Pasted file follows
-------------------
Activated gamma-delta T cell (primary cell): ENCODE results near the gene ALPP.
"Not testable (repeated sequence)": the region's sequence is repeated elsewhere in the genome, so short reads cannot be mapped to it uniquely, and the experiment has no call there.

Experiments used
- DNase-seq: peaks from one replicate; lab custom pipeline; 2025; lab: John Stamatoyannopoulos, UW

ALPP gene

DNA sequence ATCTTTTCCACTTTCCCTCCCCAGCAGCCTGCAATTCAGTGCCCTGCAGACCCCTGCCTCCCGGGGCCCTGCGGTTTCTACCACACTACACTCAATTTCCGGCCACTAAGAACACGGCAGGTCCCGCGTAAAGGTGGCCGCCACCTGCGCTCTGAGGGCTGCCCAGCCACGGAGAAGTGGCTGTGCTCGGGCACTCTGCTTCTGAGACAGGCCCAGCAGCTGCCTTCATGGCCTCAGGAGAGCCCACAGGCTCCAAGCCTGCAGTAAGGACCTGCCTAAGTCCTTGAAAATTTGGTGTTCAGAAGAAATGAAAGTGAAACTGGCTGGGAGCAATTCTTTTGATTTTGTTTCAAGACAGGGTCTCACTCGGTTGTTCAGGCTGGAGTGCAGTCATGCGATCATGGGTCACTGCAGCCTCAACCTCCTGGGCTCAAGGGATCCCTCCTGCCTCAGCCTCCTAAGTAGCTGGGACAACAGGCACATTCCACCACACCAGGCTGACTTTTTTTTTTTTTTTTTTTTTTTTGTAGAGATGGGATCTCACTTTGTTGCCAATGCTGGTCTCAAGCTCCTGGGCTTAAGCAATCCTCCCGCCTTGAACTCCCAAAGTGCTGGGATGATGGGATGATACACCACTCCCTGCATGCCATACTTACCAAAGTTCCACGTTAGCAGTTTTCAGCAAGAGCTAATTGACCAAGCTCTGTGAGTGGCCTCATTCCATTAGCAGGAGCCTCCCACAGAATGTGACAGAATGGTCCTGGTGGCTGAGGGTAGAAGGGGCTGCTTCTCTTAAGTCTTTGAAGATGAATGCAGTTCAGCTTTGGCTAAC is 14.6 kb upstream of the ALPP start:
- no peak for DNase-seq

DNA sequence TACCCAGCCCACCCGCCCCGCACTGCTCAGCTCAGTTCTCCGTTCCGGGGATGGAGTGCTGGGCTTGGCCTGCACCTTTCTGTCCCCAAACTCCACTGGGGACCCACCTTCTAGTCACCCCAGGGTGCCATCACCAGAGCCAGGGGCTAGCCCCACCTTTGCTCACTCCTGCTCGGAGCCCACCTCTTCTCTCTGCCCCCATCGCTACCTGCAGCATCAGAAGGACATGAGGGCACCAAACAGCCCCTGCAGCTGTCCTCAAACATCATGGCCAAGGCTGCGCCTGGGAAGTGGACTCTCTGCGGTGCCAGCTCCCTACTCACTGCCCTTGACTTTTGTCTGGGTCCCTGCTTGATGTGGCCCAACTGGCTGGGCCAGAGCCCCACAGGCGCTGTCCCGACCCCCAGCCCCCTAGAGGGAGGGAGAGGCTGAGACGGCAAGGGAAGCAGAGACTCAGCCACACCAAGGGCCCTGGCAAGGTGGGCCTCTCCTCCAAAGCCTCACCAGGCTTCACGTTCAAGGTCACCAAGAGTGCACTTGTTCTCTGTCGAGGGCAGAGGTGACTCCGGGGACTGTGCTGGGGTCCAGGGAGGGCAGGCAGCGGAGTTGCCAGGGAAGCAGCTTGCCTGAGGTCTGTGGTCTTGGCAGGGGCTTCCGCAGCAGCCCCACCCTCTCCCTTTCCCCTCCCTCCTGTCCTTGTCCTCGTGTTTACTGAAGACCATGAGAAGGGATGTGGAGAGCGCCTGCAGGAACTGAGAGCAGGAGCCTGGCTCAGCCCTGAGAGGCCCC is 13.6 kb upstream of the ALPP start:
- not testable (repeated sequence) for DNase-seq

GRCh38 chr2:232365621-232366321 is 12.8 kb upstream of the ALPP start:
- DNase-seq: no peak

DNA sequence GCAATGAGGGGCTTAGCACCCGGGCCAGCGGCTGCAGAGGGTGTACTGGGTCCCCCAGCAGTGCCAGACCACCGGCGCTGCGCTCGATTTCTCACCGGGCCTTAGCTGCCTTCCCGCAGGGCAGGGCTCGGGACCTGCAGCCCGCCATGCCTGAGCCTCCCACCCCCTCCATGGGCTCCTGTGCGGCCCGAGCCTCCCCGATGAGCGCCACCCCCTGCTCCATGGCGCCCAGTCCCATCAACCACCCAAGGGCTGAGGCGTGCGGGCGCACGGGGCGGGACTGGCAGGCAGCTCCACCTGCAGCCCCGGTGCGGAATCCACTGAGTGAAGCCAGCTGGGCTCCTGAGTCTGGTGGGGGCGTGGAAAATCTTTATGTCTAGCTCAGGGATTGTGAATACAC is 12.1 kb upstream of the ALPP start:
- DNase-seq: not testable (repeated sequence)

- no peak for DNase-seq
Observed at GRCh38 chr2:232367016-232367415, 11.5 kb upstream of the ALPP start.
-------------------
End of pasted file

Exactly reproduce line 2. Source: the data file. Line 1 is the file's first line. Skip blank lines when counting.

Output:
"Not testable (repeated sequence)": the region's sequence is repeated elsewhere in the genome, so short reads cannot be mapped to it uniquely, and the experiment has no call there.